It is July 16, 2214. I am at Popham Beach in what I still think of as Maine. I am standing in the sand, watching the waves strike the shore. Sand pipers run in the surf, looking for their lunch. I have a two-hundred year old memory of another visit to this beach. In that memory, the water is cold on the skin and there is a mild ache in the left knee—a relic of a quadriceps tendon repair. Today, however, there is no ache—what serves as my knee is a biomechanical system and is free of all aches and pains. I can, if I wish, feel the cold by adjusting my sensors systems. I do so, and what was once merely data about temperature becomes a feeling in what I still call my mind. I downgrade my vision to that of an organic human, then tweak it so it perfectly matches the imperfect eyesight of the memory. I do the same for my hearing and turn off my other sensors until I am, as far as I can tell, merely human. I walk into the water, enjoying the feeling of the cold. My companion asks me if I have ever been here before. I pause and consider this question. I have a memory from a man who was here in 2014. But I do not know if I am him or if I am but a child of his memories. But, it is a lovely day—too lovely for metaphysics. I say “yes, long ago”, and wait patiently for the setting of the sun.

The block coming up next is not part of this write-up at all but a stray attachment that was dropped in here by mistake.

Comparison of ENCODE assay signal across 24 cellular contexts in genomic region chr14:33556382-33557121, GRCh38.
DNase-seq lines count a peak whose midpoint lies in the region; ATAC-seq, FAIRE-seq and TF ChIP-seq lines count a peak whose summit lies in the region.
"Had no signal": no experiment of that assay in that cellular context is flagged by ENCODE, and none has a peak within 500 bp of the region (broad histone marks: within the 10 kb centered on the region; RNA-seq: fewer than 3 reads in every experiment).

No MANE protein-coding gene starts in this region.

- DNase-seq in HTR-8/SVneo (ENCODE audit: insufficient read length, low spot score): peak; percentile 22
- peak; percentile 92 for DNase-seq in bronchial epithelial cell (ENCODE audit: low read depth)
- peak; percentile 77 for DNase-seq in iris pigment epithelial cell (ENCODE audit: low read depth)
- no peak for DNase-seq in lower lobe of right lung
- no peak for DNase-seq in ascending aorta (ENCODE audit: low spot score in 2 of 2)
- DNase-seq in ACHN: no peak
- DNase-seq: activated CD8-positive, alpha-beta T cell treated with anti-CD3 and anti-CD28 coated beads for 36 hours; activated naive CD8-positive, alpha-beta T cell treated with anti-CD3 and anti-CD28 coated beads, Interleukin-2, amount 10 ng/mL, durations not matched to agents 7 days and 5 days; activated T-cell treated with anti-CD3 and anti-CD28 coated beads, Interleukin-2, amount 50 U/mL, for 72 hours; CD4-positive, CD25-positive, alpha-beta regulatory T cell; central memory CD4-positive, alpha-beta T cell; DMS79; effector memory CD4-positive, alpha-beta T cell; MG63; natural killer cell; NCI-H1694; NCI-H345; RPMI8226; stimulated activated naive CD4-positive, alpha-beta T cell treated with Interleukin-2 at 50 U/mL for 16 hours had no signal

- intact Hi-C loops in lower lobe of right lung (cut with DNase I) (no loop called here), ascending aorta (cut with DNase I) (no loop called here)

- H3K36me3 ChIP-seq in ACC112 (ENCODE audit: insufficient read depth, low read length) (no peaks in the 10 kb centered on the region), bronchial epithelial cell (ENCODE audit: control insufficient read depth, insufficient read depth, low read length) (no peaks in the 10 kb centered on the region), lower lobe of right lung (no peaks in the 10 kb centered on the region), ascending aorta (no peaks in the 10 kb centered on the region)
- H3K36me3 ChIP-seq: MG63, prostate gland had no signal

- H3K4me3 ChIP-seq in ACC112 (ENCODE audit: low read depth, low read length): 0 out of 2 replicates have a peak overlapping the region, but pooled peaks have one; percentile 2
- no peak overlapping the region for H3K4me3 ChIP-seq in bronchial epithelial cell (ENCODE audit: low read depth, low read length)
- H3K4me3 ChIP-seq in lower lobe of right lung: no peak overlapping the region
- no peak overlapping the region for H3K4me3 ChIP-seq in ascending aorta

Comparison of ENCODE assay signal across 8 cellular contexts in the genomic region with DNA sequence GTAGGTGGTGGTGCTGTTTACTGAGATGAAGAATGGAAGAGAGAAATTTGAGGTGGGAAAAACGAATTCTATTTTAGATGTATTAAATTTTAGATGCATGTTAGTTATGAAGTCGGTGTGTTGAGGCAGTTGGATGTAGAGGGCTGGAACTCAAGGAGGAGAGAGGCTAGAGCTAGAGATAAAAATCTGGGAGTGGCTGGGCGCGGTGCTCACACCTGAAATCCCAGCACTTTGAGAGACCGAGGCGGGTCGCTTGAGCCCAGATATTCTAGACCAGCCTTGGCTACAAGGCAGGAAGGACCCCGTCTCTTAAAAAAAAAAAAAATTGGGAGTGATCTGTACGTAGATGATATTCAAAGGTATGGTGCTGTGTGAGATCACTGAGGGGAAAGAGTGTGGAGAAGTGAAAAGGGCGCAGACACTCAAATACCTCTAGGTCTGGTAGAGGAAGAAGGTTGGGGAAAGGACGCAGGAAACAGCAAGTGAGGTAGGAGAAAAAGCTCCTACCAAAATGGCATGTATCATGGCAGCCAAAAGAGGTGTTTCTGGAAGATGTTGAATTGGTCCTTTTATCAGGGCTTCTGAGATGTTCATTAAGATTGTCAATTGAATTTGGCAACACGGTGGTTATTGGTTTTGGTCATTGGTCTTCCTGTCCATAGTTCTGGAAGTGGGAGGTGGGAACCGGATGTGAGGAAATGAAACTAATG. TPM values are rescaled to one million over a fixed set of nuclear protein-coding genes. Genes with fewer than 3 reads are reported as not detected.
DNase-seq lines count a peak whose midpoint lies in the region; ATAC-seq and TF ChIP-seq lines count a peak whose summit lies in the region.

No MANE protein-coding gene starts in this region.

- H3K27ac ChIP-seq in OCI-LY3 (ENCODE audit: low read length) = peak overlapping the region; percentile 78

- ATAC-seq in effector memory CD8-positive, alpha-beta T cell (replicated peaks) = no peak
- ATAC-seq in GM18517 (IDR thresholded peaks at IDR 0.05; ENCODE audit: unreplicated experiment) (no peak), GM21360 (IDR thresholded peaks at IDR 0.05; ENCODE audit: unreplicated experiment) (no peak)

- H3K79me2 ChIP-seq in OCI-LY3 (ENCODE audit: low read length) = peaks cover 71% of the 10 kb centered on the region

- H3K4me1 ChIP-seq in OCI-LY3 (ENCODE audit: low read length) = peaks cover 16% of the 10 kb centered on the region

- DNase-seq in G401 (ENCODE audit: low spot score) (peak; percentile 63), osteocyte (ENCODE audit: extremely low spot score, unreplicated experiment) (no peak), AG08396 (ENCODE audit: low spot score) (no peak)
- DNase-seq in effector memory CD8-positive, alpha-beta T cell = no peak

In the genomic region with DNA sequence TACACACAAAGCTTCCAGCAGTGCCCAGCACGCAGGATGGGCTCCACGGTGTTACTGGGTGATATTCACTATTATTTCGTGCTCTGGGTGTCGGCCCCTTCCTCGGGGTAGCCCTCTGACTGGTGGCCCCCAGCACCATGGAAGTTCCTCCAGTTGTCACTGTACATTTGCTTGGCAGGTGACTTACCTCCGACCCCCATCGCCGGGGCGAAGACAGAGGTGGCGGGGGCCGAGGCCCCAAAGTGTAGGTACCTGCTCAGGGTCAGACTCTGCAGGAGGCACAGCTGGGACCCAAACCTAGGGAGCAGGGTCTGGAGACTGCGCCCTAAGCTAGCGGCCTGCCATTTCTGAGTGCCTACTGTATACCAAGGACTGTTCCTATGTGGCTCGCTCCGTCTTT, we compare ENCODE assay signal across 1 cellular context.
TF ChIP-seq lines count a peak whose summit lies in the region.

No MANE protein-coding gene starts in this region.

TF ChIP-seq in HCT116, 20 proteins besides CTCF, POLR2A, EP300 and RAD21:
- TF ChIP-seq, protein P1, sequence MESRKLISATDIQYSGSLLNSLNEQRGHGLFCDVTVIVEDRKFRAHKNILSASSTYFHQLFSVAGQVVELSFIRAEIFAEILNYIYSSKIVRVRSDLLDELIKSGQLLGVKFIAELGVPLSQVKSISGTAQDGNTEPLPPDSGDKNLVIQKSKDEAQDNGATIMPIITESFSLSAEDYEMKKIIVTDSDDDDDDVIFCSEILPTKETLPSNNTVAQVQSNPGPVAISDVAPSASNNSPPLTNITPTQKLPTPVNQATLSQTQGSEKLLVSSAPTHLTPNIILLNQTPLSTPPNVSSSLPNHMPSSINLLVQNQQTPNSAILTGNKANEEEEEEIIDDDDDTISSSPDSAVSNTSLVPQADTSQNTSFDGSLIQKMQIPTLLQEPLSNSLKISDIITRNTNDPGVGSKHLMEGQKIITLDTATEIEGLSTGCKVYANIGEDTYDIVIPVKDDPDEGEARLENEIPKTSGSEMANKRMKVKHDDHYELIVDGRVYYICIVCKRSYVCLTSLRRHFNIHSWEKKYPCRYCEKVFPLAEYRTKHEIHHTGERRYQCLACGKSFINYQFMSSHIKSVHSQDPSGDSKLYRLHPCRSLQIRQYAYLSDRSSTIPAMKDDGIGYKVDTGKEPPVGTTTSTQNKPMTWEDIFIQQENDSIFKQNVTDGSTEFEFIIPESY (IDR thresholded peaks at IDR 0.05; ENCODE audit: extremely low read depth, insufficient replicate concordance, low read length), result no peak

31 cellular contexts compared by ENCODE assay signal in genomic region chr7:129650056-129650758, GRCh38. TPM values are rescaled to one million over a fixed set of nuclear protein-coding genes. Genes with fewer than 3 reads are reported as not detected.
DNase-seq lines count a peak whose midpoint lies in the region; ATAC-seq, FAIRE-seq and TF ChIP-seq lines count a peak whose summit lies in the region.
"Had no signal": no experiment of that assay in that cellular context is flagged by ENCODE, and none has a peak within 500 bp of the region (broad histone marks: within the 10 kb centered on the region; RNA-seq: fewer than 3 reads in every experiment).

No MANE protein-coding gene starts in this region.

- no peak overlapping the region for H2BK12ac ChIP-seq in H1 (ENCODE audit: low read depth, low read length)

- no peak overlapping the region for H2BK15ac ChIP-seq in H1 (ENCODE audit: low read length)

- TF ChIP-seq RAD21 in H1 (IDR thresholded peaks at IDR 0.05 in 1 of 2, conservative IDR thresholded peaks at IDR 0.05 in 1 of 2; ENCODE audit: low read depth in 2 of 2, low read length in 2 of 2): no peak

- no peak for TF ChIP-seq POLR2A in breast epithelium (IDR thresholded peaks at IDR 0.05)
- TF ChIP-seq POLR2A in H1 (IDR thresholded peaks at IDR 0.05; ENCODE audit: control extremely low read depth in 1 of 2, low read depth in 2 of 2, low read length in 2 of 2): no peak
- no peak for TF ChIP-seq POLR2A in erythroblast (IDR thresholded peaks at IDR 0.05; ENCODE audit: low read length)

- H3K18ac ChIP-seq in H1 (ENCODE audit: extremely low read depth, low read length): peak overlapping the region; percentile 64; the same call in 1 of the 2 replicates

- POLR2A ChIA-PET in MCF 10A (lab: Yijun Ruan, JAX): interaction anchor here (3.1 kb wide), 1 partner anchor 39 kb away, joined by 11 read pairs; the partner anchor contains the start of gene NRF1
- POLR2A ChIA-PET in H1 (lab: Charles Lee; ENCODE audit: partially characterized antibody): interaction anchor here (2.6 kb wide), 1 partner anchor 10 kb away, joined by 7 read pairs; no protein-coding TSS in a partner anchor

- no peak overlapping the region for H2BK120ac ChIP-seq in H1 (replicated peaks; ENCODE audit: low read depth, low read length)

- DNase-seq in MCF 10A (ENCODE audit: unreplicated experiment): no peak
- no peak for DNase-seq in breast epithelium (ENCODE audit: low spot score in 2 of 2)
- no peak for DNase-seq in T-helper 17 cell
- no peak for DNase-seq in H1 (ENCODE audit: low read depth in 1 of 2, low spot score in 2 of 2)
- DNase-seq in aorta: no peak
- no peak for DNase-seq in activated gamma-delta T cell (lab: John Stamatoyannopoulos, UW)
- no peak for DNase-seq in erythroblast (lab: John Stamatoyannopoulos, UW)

In science fiction one of the proposed methods of achieving a form of immortality is the downloading of memories from an old body to a new one. This, of course, rests on the rather critical assumption that a person is her memories.
Philosophers, as should hardly be surprising, have long considered whether or not a person is her memories. John Locke took the position that a person is her consciousness and, in a nice science fiction move, considered the possibility that memories could be transferred from one soul to another. While Locke’s view does get a bit confusing (he distinguishes between person, body, soul and consciousness while not being entirely clear about how memory relates to consciousness), he certainly seems to take the view that a person is her memory. As far back as a person’s memory goes, she goes—and this brings along with it moral accountability. Being a Christian, Locke was rather concerned about judgment day and needed a mechanism of personal identity that did not depend on the sameness of body. Being an empiricist, he also needed a clearly empirical basis. Memory contained within a soul seemed to take care of both concerns nicely.
Interestingly, Locke anticipates the science fiction idea of memory transfer—he considers the problem that arises if memory makes personal identity and memory could be transferred or copied. His solution is what many would regard as a cheat: he claims that God, in His goodness, would not allow that sort of thing to happen. However, he does discuss cases in which one (specifically Nestor) loses all memory and thus ceases to be the same person, though the same soul might be present.